Background & aims: Although recirculation of lymphocytes through Peyer's patches is important for specific immune defense, the intraorgan migration of lymphocyte subpopulations has not been clearly understood. The aim of this study was to compare the spatial distributions of labeled lymphocytes among various subpopulations in rat Peyer's patches.
Methods: Lymphocytes collected from intestinal lymph were separated into CD4+, CD8+, and T and B cells, labeled with a fluorochrome carboxyfluorescein diacetate succinimidyl ester, and injected into the jugular vein. Peyer's patches of recipient rats were observed by intravital fluorescence microscopy.
Results: No significant difference was found in the percentage of lymphocytes in transit or in the rolling velocity among different subpopulations. Lymphocytes sticking to the venules increased in number at 10-20 minutes, with preferential adherence of CD4+ cells to venules of 25-50 microns and preferential adherence of B cells to the venules of a wider size range. After 30 minutes, extravasated lymphocytes moved into the interstitium. B cells migrated from venules more quickly than CD4+ cells. CD8+ cells showed an intermediate pattern between CD4+ and B cells in sticking and migratory behaviors. Subsequently, CD4+ and CD8 cells preferentially appeared in parafollicular microlymphatics.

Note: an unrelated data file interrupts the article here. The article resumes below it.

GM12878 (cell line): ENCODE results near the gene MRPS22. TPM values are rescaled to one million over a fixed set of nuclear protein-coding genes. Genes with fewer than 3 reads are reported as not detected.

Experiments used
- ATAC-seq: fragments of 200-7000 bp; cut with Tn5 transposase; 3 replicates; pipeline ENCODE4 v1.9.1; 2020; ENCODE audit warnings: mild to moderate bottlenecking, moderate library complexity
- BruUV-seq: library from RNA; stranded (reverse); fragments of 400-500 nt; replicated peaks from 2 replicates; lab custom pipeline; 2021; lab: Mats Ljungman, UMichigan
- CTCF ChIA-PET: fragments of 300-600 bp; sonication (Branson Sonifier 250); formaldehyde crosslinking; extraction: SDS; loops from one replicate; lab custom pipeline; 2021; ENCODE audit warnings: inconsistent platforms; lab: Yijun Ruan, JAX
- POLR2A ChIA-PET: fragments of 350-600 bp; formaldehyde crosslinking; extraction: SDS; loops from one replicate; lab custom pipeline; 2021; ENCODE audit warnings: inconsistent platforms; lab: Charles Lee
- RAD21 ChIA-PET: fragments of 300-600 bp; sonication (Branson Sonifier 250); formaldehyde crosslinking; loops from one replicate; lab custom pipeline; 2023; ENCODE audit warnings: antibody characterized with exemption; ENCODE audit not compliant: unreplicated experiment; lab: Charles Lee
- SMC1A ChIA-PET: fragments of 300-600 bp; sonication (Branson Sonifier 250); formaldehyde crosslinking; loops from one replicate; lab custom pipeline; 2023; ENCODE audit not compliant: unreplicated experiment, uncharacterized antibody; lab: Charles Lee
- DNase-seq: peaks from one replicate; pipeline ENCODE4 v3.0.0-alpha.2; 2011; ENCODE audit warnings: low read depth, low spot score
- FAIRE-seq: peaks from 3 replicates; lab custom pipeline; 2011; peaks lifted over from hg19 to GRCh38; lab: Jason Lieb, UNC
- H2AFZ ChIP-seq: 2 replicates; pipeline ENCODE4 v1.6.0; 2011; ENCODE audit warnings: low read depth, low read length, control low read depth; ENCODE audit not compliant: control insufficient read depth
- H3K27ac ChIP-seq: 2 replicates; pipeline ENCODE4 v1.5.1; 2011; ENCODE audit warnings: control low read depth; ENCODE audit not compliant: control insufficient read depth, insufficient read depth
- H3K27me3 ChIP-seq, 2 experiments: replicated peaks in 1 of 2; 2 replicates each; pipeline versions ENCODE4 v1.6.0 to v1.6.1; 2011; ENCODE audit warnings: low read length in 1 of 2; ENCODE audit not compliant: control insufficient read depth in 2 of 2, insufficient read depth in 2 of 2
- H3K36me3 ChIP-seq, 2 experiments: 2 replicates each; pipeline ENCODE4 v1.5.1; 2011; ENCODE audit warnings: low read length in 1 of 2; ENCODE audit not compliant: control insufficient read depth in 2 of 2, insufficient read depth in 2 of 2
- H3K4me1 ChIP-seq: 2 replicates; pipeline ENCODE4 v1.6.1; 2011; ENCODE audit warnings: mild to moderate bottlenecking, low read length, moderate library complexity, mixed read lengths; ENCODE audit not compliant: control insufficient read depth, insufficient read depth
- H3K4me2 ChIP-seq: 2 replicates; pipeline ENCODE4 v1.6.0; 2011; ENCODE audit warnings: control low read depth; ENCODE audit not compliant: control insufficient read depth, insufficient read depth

Conclusions: Significant differences were observed among lymphocyte subpopulations in terms of spatial distribution of lymphocytes sticking to venules, migration into the interstitium, and their lymphatic transport.